That is complex storytelling, and it commands a captive audience.
As far as genre conventions go, sci-fi and fantasy have some of the longest-standing, most well-established tropes and character types. These can be helpful to a point: when trying to outline the relationships of your characters, define your plot structure, or understand the scope of your story. But if you find that your characters, plot points, or other aspect of your narrative are clichéd or derivative, it’s time to do some more work. Tired storylines and shallow characters are a quick way to lose a reader, and they rarely make for strong writing.
So, how can you turn cliché into nuance?
Go deeper, add definition, tease out hidden possibilities. Brainstorming, journaling, interviewing your characters, there are many techniques to try; the point is to find a method that works for you and to do the hard work of giving your clichéd story elements more depth. It will pay off, I promise you.
While it was the prose that captivated me most in David Mitchell’s recent novel The Bone Clocks, the book is also a great case study for nuanced characters. There’s Holly Sykes — a mouthy and rebellious fifteen-year-old who runs away after a fight with her mom, but she has a history of psychic encounters that reappear with a vengeance when she strikes out on her own. Ed Brubeck, a classmate of Holly’s, is a loner who “doesn’t have any friends and shows no sign of wanting any”, and yet he’s the one to stop by on his bike to keep Holly company the further she wanders from home. Holly soon discovers that Brubeck isn’t a mute oaf whose dad went to prison for assault, he’s got a head full of trivia and is saving up to travel Europe.Find the complexity of your characters and world, and bring it out. The reader will thank you.Click To Tweet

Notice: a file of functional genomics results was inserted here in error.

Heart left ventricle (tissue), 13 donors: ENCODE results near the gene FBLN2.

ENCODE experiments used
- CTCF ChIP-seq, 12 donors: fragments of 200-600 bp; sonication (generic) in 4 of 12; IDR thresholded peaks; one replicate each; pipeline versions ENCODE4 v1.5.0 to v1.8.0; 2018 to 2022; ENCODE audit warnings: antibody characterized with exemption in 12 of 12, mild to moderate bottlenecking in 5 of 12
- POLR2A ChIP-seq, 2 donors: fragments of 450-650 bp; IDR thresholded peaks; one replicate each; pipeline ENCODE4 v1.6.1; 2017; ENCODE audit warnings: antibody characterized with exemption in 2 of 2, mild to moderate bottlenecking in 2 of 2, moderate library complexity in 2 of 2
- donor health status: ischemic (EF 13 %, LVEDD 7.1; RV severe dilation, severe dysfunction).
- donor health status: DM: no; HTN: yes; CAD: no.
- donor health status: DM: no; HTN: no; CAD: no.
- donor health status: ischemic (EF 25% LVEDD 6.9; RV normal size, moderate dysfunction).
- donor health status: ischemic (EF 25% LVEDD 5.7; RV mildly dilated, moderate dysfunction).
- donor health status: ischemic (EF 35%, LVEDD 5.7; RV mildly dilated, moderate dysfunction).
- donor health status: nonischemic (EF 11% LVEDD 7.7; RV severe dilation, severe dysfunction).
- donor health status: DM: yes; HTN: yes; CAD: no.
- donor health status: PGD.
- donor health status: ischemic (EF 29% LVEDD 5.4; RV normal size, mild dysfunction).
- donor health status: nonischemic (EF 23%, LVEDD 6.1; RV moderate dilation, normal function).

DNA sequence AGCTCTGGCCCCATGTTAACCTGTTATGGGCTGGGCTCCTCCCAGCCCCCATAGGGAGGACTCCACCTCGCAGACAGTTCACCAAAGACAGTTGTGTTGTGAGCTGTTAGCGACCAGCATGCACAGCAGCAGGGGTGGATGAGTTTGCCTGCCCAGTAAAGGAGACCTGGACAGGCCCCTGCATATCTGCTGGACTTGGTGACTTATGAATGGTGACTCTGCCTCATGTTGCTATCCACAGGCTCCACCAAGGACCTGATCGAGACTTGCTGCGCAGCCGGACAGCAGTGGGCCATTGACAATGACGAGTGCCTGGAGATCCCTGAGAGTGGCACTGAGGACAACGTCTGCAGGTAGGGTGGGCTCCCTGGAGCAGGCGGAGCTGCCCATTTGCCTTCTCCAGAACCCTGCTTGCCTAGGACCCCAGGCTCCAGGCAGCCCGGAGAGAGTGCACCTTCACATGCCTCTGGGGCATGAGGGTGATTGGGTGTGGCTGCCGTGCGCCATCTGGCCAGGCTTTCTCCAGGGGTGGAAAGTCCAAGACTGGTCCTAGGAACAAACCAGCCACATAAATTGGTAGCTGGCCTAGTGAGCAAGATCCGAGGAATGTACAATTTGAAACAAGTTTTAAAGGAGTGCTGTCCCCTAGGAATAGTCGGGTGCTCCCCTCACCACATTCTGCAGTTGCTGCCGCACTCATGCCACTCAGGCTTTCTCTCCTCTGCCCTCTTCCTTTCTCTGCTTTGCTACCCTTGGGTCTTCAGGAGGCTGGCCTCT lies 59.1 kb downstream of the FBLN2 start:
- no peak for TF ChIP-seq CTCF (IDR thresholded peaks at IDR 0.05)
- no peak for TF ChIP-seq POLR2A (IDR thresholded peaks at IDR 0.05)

It doesn’t take much to turn a cliché into a sympathetic character, and the effect is well worth the effort. What facet of your character lies just beneath the surface that, when activated, will spark a powerful turn of events? What counter-cultural thing does your character believe? What dream or desire or obsession sets him or her apart from their friends?
Speculative fiction lends itself very well to exploring themes. They’re often hidden beneath the surface of the more thrilling and fantastic elements of the narrative, making their moments of revelation all the more powerful. And a story with a message is one that lingers in the minds and hearts of readers. I don’t mean to suggest you should always be writing story as parable or allegory, only that if you have something to say, don’t be shy about it.
I read Fahrenheit 451 in middle school. That was a long time ago, but to this day I have a very vivid memory of Guy Montag and his journey to preserve knowledge in a world bent on annihilating it. Ray Bradbury’s protagonist is a fireman doing his duty, observing the rules, but all the while indulging in a complex inner life that drives him to find the truth. The story is vibrant with Bradbury’s view of a future world, complete with wall screens, a robotic dog, book-burning “firemen”, and looming nuclear war. But it’s a world bursting with meaning, whose lessons are up for interpretation.
What message beats at the heart of your story’s action? Are you exploring ideas about science, religion, politics, culture that will resonate with or challenge readers?
Sci-fi novels tell some of the most thrilling tales and the scaffolding on which they’re built can give us valuable lessons about how to deepen our own writing. How has examining the aspects of authenticity, complexity, nuance, and meaning changed the way you see some of your favorite books in the genre? Which of these are you struggling with in your work-in-progress? Let me know in the comments.
For more on this subject, check out Are You Writing Believable Non-Human Characters?, Speculative Fiction World-building Techniques You Need To Know and You’re Making A Mistake In Your World Building: Here’s How To Fix It.